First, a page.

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    AN EXHIBITION IN CELEBRATION OF 100 YEARS AUGUSTE RODIN



    François-Auguste-René Rodin (1840–1917) was born in Paris and is considered by many to be the first 'modern' sculptor. He was turned down by the prestigious École des Beaux-Arts in Paris and thus escaped the rigid neoclassical training that still dominated its curriculum in the mid-1850s. Instead Rodin was employed as a modeler for the highly successful sculptor Albert-Ernest Carrier-Belleuse (1824–1887). Rodin’s discovery of Michelangelo, during a visit to Italy in 1875-76 was a pivotal moment in his career. Rodin would, in turn, break new ground in sculpture, paving the way for twentieth-century art, by introducing methods and techniques that were central to his own artistic aesthetics.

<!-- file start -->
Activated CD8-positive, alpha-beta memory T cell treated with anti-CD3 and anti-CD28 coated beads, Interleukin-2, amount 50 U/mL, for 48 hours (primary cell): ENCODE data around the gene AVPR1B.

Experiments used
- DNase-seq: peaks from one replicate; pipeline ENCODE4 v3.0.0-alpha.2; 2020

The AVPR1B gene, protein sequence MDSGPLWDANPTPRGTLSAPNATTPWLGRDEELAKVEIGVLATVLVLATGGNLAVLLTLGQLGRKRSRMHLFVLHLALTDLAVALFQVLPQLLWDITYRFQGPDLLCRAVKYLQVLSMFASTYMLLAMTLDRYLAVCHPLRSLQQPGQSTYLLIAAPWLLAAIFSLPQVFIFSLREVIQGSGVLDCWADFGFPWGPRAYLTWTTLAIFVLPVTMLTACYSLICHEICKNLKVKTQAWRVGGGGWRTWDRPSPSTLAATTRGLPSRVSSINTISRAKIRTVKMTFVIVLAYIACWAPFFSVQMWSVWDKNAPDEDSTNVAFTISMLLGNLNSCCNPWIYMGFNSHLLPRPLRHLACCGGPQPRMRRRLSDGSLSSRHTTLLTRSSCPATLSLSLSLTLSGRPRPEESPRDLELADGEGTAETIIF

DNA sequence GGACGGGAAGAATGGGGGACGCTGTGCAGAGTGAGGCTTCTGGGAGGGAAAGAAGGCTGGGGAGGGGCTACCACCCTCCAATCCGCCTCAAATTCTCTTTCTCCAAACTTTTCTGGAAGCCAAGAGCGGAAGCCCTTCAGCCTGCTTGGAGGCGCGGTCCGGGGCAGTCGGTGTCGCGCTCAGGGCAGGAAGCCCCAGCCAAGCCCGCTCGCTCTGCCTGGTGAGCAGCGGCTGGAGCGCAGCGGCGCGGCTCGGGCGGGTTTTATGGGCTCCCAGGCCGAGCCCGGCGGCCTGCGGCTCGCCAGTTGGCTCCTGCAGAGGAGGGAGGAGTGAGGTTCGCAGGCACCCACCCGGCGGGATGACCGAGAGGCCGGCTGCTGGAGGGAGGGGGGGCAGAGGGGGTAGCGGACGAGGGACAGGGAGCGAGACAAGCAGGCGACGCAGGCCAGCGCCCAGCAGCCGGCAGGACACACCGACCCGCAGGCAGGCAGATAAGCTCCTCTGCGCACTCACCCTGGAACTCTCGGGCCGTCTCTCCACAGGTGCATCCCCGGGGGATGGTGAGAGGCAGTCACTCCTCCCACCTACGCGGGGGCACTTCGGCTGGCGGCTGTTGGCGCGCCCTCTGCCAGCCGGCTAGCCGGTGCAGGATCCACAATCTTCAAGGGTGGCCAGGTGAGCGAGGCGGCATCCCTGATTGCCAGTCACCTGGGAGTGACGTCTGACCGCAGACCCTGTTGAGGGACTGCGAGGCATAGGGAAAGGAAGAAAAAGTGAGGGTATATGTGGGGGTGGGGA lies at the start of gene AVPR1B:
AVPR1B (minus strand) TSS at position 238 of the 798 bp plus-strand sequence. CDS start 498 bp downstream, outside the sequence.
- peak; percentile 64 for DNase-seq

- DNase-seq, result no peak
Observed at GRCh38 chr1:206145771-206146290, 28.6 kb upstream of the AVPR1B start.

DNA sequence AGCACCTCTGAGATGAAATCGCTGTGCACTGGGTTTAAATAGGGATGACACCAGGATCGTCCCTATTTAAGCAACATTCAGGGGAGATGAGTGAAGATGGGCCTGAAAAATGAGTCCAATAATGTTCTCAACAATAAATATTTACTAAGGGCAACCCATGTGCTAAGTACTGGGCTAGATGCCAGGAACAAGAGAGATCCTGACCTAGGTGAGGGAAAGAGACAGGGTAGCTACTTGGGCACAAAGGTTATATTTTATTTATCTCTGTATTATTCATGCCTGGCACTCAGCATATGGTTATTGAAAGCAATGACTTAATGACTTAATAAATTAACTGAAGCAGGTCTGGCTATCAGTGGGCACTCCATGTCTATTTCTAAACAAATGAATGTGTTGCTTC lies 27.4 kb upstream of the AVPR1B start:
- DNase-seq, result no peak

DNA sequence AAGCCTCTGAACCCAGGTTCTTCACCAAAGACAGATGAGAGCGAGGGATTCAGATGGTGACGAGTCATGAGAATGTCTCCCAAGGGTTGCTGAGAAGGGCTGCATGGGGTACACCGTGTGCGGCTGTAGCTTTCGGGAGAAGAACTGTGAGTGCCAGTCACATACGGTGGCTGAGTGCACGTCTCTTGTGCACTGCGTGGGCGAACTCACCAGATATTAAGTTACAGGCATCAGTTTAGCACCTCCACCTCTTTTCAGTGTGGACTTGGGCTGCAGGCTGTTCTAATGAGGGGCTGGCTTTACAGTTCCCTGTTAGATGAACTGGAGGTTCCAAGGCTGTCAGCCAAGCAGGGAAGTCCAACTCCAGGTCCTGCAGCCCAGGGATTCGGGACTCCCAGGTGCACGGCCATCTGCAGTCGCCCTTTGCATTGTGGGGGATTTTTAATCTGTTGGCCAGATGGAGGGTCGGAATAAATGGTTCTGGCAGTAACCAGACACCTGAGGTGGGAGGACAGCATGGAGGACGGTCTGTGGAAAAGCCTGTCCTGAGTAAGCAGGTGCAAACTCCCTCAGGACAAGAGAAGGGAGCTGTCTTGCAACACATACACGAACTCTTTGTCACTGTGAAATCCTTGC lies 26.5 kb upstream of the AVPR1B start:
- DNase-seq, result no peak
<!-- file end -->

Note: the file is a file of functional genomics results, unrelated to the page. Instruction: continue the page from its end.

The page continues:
Although it wasn’t until his early 40s that Rodin started to become recognized, he describes his major breakthrough as being Man with a Broken Nose (1863-1864). Then with a large team assisting him he went on to create The Burghers of Calais, one of which is situated at Victoria Tower Gardens in the shadow of the Houses of Parliament in London; cast 1908, installed on this site in 1914 and unveiled 19 July 1915. He gifted a collection of his sculptures to the V&A in honour of British and French soldiers fighting side by side during World War I. In 1914 he exhibited at Grosvenor House in Park Lane, London alongside major Impressionist and Post-Impressionist painters such as Monet, Gauguin, Van Gogh and Cézanne. There was a large room devoted entirely to his work, and he selected the sculptures himself to represent the range and significance of his output.